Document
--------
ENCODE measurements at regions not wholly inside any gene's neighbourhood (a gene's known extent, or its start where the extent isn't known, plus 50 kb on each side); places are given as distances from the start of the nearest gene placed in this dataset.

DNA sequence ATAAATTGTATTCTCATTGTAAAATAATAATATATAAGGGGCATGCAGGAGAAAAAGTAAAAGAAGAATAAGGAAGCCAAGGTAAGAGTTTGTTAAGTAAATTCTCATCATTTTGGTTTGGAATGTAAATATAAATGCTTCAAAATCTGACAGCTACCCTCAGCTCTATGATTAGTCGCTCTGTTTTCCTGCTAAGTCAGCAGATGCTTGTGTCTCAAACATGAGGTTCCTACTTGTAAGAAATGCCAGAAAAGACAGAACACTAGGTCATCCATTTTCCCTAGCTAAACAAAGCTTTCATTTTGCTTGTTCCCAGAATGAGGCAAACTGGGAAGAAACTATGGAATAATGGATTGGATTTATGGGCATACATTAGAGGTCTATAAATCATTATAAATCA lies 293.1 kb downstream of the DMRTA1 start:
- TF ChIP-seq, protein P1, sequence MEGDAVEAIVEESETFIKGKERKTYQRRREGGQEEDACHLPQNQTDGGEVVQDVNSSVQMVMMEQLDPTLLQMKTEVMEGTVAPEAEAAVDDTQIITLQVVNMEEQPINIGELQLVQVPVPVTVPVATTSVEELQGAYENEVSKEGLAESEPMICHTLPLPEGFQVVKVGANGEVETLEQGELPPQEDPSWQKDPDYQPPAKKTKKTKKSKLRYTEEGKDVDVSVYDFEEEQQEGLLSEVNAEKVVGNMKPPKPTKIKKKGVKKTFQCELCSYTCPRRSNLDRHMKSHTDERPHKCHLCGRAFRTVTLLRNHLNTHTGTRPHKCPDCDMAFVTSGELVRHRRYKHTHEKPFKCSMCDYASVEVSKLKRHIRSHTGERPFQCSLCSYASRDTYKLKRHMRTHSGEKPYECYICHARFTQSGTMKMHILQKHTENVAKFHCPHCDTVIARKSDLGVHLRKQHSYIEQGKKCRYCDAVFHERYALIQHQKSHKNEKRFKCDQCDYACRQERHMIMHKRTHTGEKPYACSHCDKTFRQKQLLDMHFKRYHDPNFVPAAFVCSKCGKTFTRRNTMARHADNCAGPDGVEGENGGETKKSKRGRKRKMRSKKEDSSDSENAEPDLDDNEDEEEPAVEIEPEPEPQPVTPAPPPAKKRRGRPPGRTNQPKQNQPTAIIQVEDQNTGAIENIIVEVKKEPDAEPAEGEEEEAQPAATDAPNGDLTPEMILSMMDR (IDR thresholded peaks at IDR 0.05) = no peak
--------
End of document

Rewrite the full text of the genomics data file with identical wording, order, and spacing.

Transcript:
ENCODE measurements at regions not wholly inside any gene's neighbourhood (a gene's known extent, or its start where the extent isn't known, plus 50 kb on each side); places are given as distances from the start of the nearest gene placed in this dataset.

DNA sequence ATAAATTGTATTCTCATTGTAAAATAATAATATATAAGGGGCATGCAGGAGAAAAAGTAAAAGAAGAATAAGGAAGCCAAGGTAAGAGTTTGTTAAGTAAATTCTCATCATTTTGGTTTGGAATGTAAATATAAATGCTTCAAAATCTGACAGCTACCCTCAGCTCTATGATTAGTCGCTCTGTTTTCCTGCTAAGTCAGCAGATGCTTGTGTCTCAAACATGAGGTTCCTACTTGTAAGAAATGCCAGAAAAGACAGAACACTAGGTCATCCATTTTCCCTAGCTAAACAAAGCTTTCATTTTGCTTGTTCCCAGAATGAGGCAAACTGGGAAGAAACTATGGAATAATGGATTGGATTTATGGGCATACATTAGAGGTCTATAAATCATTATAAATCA lies 293.1 kb downstream of the DMRTA1 start:
- TF ChIP-seq, protein P1, sequence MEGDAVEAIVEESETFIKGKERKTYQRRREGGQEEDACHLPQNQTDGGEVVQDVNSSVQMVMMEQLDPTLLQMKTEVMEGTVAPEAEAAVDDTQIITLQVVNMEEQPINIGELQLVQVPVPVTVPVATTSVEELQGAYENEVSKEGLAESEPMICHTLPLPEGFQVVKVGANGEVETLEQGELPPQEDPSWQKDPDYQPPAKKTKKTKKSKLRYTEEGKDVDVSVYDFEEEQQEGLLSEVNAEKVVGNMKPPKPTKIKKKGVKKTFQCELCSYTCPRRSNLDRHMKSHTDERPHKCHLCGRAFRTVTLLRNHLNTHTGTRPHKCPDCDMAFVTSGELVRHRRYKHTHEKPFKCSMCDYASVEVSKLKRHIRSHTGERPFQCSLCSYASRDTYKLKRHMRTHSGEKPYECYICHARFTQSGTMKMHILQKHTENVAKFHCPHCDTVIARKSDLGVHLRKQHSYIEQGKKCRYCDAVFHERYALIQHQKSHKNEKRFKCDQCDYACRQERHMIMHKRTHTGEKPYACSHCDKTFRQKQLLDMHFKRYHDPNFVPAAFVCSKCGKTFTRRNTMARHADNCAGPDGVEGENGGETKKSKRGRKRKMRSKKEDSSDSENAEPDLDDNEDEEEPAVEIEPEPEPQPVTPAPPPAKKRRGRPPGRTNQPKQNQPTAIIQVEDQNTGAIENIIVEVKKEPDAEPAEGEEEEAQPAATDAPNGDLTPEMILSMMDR (IDR thresholded peaks at IDR 0.05) = no peak